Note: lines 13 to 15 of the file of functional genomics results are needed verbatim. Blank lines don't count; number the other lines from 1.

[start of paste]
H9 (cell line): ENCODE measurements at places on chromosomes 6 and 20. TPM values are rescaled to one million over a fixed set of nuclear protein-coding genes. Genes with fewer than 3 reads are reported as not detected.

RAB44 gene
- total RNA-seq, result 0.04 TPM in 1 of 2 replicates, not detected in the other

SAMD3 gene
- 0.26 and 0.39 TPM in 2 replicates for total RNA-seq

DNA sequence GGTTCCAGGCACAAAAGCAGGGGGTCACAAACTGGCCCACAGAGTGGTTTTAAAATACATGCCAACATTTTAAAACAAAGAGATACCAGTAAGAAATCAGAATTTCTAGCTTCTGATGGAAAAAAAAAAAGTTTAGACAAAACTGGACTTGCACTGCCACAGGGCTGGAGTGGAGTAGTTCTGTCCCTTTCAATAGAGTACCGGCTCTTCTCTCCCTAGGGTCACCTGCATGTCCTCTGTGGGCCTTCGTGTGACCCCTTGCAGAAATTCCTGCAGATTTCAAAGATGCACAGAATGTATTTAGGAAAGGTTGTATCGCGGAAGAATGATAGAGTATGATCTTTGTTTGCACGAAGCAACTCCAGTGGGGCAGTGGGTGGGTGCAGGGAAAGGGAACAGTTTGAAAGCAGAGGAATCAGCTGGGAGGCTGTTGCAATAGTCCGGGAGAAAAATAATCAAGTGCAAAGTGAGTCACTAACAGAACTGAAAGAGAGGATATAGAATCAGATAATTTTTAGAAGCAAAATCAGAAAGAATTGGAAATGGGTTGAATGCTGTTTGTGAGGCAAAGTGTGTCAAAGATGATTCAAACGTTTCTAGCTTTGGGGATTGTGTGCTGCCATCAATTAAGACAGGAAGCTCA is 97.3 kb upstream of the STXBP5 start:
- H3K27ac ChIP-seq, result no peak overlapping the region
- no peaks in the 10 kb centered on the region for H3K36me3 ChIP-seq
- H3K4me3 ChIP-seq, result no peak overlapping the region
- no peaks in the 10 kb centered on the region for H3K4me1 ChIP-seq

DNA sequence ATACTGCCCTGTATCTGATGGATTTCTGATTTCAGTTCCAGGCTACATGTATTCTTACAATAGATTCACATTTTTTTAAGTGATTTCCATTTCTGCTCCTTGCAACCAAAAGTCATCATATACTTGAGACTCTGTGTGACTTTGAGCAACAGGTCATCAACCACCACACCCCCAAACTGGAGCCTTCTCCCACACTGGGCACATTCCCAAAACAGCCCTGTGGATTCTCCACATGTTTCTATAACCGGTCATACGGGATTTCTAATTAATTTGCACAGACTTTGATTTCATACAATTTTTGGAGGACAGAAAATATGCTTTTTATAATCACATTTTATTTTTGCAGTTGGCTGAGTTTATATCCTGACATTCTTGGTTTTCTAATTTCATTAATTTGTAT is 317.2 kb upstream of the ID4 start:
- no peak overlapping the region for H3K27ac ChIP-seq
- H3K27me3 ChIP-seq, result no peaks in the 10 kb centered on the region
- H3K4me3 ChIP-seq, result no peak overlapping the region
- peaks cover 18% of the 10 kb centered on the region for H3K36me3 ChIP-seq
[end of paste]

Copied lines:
- H3K27me3 ChIP-seq, result no peaks in the 10 kb centered on the region
- H3K4me3 ChIP-seq, result no peak overlapping the region
- peaks cover 18% of the 10 kb centered on the region for H3K36me3 ChIP-seq